Lahasun Bel

Botanical Name : Mansoa alliacea (Lam.)

Family : Bignoniaceae (Jacaranda family)

Introduction :

Native to South America, Garlic Vine is one of the most rewarding, flowering vines that you can grow. Interestingly enough it smells like garlic. However, it doesn’t smell if the plant is left alone, only when the leaves are crushed. It can either be described as a shrub or a vine since it produces numerous woody vines from the root that grow only 2-3 m tall and form a shrub-like appearance. It produces bright green leaves up to 15 cm long. Its compact habitat and pretty continuos flowers make it a popular ornamental plant in gardens in the tropics. Flowering twice a year you will find it quite often covered with flowers. Flowers start off purple with white throat and change to a lighter shade of lavender with age. Eventually fading to almost white. You will see 3 different color of flowers at the same time on the plant. It can be grown in containers and should be trimmed after the flowers are gone.

Names in different Indian languages :

English: Garlic Vine

Kannada: Bellulli balli

Manipuri: Chanamlei

Bengali: Lata parul

Synonyms :

Adenocalymma alliaceum (Lam.) Miers

Adenocalymma sagotii Bureau & K.Schum.

Bignonia alliaceae Lam.

Pachyptera alliacea (Lam.) A.H.Gentry

Pseudocalymma alliaceum (Lam.) Sandwith

Pseudocalymma sagotii (Bureau & K.Schum.) Sandwith

Uses :

The plant is anodyne, antibacterial, anticholesterolemic, antifungal, antiinflammatory, antioxidant, antirheumatic, antispasmodic, antitussive, antiviral and febrifuge. The plant has been recommended as a vermifuge.

Bejuco de Ajo is widely used by many of the indigenous peoples of the Amazon, with almost all parts of the plant being used. Most consider the plant to be ‘magical’ or ‘spiritual’ and suspend bunches of the leaves around the home for good luck or in order to drive away evil spirits. The leaves are burned as smudge over people or in houses to ‘cleanse the spirit’ or to bring good luck.

The plant has also become a popular treatment in modern herbal medicine in S. America, where it is widely used for treating arthritis, rheumatism, body aches and pain, and muscle aches, injuries and pain.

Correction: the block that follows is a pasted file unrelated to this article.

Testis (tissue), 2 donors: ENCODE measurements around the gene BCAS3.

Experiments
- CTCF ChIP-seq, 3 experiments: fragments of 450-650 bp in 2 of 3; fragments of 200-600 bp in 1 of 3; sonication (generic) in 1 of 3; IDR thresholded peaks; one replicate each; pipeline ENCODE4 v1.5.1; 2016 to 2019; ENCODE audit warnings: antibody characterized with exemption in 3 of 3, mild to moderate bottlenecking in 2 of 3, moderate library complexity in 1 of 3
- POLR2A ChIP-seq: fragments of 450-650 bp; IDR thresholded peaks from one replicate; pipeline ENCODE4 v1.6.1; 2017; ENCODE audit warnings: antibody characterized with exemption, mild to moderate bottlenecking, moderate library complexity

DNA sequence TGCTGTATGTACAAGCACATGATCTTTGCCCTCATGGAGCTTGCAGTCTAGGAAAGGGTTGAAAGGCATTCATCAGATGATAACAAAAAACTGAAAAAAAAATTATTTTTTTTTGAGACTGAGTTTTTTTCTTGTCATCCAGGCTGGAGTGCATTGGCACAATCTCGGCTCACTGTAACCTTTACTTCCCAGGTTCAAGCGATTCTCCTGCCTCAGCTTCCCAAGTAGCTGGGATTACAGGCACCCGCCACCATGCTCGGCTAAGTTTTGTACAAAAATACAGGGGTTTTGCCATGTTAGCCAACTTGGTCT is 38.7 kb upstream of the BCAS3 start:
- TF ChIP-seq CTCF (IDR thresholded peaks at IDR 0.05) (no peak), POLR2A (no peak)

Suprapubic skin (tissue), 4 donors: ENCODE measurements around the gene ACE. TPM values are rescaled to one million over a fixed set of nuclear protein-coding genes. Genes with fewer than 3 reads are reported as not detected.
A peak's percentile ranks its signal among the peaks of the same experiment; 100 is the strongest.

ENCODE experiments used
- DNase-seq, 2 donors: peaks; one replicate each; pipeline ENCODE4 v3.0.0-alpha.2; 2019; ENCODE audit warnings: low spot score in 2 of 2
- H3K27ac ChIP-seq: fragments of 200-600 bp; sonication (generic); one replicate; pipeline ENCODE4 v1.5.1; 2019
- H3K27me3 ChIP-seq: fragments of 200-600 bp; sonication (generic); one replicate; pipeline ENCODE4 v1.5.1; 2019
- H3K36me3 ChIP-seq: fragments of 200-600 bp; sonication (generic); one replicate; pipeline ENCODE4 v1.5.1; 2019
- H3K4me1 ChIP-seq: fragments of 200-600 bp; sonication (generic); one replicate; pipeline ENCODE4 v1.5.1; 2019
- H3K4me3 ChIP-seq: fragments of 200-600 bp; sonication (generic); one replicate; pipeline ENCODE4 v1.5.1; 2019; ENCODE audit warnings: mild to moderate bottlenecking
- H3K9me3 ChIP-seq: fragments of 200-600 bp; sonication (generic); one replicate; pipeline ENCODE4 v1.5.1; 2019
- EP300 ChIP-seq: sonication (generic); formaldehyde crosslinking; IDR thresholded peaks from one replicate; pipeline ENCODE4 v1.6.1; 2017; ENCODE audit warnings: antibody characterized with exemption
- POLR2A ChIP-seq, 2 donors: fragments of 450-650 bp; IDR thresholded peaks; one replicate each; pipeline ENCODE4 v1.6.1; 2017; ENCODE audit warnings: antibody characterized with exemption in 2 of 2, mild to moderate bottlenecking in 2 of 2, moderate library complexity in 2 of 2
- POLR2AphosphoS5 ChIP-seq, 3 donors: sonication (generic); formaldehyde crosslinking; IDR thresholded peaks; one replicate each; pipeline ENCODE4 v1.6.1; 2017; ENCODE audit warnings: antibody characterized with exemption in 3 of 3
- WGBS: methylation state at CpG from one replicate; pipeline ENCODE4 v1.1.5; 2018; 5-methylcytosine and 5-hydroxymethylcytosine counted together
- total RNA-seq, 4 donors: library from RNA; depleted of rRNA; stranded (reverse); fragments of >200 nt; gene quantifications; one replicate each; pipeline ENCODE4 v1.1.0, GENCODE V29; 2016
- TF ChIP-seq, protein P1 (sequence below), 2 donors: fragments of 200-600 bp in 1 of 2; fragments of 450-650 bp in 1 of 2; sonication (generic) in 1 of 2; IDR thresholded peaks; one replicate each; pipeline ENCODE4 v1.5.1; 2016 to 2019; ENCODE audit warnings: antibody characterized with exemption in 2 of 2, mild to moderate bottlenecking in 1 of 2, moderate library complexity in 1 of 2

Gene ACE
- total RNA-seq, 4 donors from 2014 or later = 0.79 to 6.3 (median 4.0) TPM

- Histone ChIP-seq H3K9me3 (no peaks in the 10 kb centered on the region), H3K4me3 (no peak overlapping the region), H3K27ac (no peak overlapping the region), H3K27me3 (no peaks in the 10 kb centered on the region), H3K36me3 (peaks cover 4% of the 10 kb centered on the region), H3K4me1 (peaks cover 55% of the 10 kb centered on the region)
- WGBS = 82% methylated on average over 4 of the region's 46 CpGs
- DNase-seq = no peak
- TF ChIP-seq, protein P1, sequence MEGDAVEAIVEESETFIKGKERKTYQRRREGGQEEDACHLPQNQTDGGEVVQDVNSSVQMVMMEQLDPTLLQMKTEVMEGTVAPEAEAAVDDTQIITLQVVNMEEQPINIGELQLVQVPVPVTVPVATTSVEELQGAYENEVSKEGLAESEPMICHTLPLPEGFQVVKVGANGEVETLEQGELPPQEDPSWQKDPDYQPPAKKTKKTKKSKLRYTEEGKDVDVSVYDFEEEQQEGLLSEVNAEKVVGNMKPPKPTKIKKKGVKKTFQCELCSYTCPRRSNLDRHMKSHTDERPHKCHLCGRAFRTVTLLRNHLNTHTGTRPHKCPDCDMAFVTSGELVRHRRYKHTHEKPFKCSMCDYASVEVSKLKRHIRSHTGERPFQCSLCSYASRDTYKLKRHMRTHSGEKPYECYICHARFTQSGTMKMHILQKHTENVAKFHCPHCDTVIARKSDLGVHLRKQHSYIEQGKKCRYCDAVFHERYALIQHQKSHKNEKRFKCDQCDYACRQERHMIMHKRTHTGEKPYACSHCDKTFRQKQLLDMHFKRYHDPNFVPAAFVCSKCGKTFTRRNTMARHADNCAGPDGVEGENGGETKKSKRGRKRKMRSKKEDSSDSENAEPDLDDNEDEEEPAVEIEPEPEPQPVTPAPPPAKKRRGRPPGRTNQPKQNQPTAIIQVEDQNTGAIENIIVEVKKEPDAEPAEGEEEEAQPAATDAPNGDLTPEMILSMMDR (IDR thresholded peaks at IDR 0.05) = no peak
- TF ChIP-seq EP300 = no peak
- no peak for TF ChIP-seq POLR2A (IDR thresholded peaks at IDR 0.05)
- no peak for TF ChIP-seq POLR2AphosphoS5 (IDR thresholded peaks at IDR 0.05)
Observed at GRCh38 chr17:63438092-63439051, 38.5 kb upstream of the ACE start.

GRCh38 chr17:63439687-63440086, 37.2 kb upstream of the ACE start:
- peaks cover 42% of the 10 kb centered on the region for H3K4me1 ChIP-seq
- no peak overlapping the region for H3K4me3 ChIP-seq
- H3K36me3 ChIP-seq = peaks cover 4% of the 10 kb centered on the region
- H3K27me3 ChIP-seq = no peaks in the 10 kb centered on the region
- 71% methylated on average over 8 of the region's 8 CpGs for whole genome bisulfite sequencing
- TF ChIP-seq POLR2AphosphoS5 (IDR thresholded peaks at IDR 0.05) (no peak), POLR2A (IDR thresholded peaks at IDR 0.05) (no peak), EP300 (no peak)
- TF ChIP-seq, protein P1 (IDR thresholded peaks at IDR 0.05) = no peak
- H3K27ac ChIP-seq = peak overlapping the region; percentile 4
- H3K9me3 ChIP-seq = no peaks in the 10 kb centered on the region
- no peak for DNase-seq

The plant contains a number of medically active compounds. These include several of the main sulphur compounds that garlic contains, including aliin and allyl sulphides. It is these compounds which are responsible for the garlic-like odour and taste. These compounds are known to lower blood-cholesterol levels and inhibit absorption of cholesterol in the intestines.

The wood of the vine is reported to contain two lapachone chemicals which are well known plant chemicals of the Bignoniaceae family and documented with anticancer and antimicrobial actions.

The leaves and/or flowers contain the known anti-inflammatory and antibacterial plant steroids beta sitosterol, stigmasterol, daucosterol, and fucosterol.

A water extract of the leaves has been shown to have an antioxidant effect which has been attributed to the anthocyanin compounds found in the plant.

Research has confirmed the plant’s long standing use for treating arthritis and rheumatism, reporting that the plant is capable of inhibiting COX (an enzyme required in the inflammatory process).

The plant has also been reported with antimicrobial actions against fungi, plant viruses, and bacteria, which may help explain its long standing use for colds, flu, pneumonia and other upper respiratory infections.

Both the bark (in an infusion) or the leaves (in a decoction) are used as a treatment for rheumatism, arthritis, colds, uterine disorders, inflammation and epilepsy.

The root is prepared in a cane alcohol tincture as an overall regenerative whole body tonic.

The bark is used as a poultice on bumps, swellings and inflammatory conditions of the skin.

The leaves are used in the treatment of colds and as an aid to fertility.

They are commonly added to baths in order to treat feverish conditions, flu, body aches, cramps and fatigue.

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